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Builders of Bengal: Toru Dutt

A PAST WE MUST PRESERVE | She can be considered one of the first practitioners of Indo-Anglian literature
Toru Dutt, 1856-1877

Chandrima S. Bhattacharya   |     |   Published 02.04.21, 01:39 AM

Toru Dutt can be considered one of the first practitioners of Indo-Anglian literature. In her brief but brilliant life she accomplished an impressive volume of work, written or translated into English.

Dutt was born to a Bengali Christian family in Calcutta. Her father had converted his family to Christianity when she was six. Dutt was the youngest of three children, after Aru, her sister, and Abju, her brother.

She was educated at home and learnt English and French, as well as Sanskrit and Bengali. She learnt John Milton’s Paradise Lost by heart as a child.

The Dutt family would be struck repeatedly by tragedy. In 1865, Abju died at age 14 of consumption.

But the family chose unusual journeys. From 1869 to 1873, they lived in Europe, in France, but mostly in England, also travelling to Italy and Germany.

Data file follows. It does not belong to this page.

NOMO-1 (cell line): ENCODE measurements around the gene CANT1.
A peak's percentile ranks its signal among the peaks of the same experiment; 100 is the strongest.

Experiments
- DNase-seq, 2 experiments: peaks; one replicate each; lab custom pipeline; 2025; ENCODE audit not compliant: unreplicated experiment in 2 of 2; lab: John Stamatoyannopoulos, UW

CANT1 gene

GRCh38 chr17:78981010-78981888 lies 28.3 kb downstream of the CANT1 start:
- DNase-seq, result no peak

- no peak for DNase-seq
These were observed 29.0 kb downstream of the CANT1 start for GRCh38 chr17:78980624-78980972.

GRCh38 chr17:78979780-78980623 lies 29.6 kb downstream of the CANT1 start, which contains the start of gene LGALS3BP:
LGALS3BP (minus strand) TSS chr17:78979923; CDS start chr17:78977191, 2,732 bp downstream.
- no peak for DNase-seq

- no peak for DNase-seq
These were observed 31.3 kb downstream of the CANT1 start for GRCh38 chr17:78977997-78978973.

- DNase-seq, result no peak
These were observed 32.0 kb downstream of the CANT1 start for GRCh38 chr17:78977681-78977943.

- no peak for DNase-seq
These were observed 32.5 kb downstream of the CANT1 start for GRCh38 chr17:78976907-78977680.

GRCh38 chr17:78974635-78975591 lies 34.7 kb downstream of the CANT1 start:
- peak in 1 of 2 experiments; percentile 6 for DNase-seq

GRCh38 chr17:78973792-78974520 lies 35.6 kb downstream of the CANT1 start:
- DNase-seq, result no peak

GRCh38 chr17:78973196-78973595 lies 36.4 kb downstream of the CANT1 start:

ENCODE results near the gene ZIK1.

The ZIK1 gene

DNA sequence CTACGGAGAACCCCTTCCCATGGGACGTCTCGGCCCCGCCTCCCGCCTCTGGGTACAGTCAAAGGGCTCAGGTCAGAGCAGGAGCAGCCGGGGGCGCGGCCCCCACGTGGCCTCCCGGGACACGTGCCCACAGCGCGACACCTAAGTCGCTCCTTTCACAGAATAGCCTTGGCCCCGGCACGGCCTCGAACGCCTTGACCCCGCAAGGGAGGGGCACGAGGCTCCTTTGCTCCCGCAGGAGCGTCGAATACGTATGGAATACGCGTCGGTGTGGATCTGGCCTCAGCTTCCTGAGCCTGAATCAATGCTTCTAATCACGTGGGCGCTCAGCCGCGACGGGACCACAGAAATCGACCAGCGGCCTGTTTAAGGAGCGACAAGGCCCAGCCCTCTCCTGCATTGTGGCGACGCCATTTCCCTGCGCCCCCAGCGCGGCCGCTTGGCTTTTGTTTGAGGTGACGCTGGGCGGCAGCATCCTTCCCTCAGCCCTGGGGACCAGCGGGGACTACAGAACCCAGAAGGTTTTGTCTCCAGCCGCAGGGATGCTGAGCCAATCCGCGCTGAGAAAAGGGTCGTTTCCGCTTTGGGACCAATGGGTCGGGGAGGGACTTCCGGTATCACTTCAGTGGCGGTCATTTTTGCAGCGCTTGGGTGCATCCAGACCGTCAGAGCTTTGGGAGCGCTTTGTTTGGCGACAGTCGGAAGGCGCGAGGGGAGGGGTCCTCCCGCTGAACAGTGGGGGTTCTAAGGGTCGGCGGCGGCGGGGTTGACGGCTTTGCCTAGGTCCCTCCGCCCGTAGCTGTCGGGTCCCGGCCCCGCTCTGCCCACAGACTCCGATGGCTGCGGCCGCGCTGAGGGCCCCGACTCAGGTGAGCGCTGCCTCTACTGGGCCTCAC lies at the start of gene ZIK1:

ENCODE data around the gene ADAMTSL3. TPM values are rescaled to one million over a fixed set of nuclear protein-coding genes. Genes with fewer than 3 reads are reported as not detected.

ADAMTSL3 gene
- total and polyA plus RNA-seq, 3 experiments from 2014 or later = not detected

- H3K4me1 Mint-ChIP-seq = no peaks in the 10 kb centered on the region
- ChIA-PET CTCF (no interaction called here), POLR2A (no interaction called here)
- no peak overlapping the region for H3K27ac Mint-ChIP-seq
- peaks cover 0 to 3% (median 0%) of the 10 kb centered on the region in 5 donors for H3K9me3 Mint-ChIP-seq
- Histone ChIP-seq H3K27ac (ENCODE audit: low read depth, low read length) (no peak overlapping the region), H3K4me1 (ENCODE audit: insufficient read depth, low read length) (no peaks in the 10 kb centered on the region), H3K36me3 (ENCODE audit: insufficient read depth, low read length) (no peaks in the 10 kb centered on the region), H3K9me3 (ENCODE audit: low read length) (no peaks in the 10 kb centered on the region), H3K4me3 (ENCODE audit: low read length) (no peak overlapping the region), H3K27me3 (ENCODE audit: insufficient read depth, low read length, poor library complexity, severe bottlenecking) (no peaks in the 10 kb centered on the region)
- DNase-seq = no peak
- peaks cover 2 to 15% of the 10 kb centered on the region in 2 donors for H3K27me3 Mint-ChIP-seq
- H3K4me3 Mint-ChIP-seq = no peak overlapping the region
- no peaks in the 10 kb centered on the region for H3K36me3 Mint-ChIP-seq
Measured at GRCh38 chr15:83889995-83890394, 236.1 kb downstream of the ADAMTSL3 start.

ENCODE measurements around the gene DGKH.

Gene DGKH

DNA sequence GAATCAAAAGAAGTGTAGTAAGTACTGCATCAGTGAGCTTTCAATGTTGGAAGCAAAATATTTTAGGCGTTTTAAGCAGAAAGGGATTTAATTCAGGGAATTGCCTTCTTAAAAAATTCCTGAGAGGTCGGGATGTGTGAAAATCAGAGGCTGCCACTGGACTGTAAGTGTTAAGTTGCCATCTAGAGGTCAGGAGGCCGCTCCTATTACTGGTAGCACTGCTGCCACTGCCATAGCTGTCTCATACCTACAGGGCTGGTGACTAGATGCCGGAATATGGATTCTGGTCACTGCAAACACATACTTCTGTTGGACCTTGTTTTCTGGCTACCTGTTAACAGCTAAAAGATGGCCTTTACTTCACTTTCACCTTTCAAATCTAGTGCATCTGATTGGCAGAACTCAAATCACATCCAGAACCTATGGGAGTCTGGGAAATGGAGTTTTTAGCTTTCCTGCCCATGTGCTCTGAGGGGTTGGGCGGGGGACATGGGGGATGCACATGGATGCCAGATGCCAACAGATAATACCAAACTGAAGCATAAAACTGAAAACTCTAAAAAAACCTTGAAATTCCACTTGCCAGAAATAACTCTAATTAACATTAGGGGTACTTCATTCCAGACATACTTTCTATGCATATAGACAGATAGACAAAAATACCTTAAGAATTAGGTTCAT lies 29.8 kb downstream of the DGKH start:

Dutt and her sister would study French and music. The Dutts lived in Cambridge from 1871 to 1873.

In 1872, the University of Cambridge offered a lecture series titled “Higher Lectures for Women”. The sisters attended the lectures and also came into contact with the suffragist movement.

When they returned to Calcutta, Dutt was 17. She wrote furiously. She is the author of four works: A Sheaf Gleaned in French Fields (1876), Bianca, or the Spanish Maiden, serialised in Bengal Magazine from January to April, 1878, Le Journal de Mademoiselle d’Arvers (1879) and Ancient Ballads and Legends of Hindustan (1882).

Aru died of consumption in 1874.

A Sheaf Gleaned in French Fields was a collection of 165 poems translated from French to English by Dutt, except for one poem composed by her, and eight poems translated by Aru. Le Journal de Mademoiselle d’Arvers is the first novel in French by an Indian writer, and Bianca, or the Young Spanish Maiden is regarded as the first novel in English by an Indian woman. Ancient Ballads and Legends of Hindustan was a collection of her original poems.

But Dutt herself would not live much longer. She, too, died of consumption, when she was 21.

Except for A Sheaf…, all her work was published posthumously. A Sheaf… would later be reviewed and praised by Edmund Gosse, the well-known poet and critic in London.

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